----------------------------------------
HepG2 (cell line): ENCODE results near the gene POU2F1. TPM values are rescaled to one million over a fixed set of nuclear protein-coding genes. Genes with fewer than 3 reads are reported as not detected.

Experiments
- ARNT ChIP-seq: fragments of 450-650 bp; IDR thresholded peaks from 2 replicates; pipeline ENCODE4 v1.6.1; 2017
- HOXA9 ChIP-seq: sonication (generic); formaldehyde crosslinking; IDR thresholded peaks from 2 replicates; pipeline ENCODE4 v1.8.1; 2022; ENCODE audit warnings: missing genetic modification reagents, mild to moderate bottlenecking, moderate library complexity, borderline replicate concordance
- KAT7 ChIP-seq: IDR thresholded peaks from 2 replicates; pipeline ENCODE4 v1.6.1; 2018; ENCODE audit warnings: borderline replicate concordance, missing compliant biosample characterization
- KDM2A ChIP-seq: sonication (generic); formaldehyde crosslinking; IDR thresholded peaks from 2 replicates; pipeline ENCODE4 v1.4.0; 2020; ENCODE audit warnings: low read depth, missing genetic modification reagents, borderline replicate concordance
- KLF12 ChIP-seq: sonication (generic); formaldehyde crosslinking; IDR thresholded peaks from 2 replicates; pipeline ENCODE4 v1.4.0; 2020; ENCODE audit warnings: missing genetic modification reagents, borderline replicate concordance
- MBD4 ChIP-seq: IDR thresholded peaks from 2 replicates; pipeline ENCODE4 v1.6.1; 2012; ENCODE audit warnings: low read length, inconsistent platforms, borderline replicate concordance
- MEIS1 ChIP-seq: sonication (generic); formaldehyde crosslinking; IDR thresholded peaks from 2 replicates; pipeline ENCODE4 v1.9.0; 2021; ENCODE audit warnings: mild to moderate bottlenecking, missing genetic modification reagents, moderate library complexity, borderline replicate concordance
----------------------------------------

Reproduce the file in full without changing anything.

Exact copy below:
HepG2 (cell line): ENCODE results near the gene POU2F1. TPM values are rescaled to one million over a fixed set of nuclear protein-coding genes. Genes with fewer than 3 reads are reported as not detected.

Experiments
- ARNT ChIP-seq: fragments of 450-650 bp; IDR thresholded peaks from 2 replicates; pipeline ENCODE4 v1.6.1; 2017
- HOXA9 ChIP-seq: sonication (generic); formaldehyde crosslinking; IDR thresholded peaks from 2 replicates; pipeline ENCODE4 v1.8.1; 2022; ENCODE audit warnings: missing genetic modification reagents, mild to moderate bottlenecking, moderate library complexity, borderline replicate concordance
- KAT7 ChIP-seq: IDR thresholded peaks from 2 replicates; pipeline ENCODE4 v1.6.1; 2018; ENCODE audit warnings: borderline replicate concordance, missing compliant biosample characterization
- KDM2A ChIP-seq: sonication (generic); formaldehyde crosslinking; IDR thresholded peaks from 2 replicates; pipeline ENCODE4 v1.4.0; 2020; ENCODE audit warnings: low read depth, missing genetic modification reagents, borderline replicate concordance
- KLF12 ChIP-seq: sonication (generic); formaldehyde crosslinking; IDR thresholded peaks from 2 replicates; pipeline ENCODE4 v1.4.0; 2020; ENCODE audit warnings: missing genetic modification reagents, borderline replicate concordance
- MBD4 ChIP-seq: IDR thresholded peaks from 2 replicates; pipeline ENCODE4 v1.6.1; 2012; ENCODE audit warnings: low read length, inconsistent platforms, borderline replicate concordance
- MEIS1 ChIP-seq: sonication (generic); formaldehyde crosslinking; IDR thresholded peaks from 2 replicates; pipeline ENCODE4 v1.9.0; 2021; ENCODE audit warnings: mild to moderate bottlenecking, missing genetic modification reagents, moderate library complexity, borderline replicate concordance